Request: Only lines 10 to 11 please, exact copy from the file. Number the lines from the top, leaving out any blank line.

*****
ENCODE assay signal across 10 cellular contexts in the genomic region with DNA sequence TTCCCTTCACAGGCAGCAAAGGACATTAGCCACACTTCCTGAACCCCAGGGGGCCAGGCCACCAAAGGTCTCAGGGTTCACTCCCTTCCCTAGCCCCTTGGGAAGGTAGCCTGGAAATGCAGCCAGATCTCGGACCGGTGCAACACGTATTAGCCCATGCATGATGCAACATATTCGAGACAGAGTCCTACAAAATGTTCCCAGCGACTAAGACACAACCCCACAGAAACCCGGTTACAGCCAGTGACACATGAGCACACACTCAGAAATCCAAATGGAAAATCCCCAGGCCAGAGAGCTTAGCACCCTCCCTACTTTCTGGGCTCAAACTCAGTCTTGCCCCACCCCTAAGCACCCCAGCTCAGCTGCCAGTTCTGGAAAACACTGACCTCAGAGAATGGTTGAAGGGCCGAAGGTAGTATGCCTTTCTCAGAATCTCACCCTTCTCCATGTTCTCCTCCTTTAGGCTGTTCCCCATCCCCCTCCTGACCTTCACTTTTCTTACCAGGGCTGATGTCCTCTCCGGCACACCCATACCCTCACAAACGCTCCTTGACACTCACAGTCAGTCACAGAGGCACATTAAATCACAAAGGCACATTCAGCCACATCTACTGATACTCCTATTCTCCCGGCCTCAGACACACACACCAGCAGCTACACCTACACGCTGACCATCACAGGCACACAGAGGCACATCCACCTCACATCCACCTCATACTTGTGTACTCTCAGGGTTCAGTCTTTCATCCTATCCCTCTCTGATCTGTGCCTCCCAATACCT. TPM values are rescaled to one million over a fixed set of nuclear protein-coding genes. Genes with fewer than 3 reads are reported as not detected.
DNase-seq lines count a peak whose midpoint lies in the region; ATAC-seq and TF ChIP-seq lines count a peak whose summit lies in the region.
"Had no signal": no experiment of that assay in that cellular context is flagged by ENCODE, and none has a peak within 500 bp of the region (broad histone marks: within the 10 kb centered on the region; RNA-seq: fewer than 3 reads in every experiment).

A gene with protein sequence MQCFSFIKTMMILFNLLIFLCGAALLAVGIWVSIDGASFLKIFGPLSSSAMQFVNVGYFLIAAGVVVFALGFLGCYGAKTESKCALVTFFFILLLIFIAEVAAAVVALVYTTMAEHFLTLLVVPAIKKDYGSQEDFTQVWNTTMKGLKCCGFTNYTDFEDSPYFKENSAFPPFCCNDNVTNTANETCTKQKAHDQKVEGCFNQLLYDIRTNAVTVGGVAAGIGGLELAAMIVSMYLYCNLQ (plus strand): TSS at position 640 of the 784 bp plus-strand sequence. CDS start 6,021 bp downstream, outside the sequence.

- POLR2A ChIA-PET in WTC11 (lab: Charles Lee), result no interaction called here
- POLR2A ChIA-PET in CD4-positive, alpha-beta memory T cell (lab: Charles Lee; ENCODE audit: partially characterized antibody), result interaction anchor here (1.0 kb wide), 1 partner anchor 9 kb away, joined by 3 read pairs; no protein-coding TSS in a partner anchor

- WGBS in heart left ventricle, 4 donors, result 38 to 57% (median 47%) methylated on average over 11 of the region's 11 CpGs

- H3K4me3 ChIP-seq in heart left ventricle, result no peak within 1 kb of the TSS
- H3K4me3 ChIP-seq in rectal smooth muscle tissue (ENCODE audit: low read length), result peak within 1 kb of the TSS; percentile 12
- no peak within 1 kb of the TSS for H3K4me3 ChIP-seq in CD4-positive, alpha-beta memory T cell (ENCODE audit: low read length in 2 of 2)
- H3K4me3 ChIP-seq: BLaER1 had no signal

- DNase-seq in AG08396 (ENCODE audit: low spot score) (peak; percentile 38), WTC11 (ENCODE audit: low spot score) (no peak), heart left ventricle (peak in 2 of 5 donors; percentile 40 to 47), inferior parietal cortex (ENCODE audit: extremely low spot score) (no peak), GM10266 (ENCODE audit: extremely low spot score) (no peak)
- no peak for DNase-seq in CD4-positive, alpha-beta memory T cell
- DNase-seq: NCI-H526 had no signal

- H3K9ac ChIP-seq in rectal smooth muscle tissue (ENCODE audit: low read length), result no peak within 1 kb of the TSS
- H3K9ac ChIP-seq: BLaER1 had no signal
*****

- no peak within 1 kb of the TSS for H3K4me3 ChIP-seq in CD4-positive, alpha-beta memory T cell (ENCODE audit: low read length in 2 of 2)
- H3K4me3 ChIP-seq: BLaER1 had no signal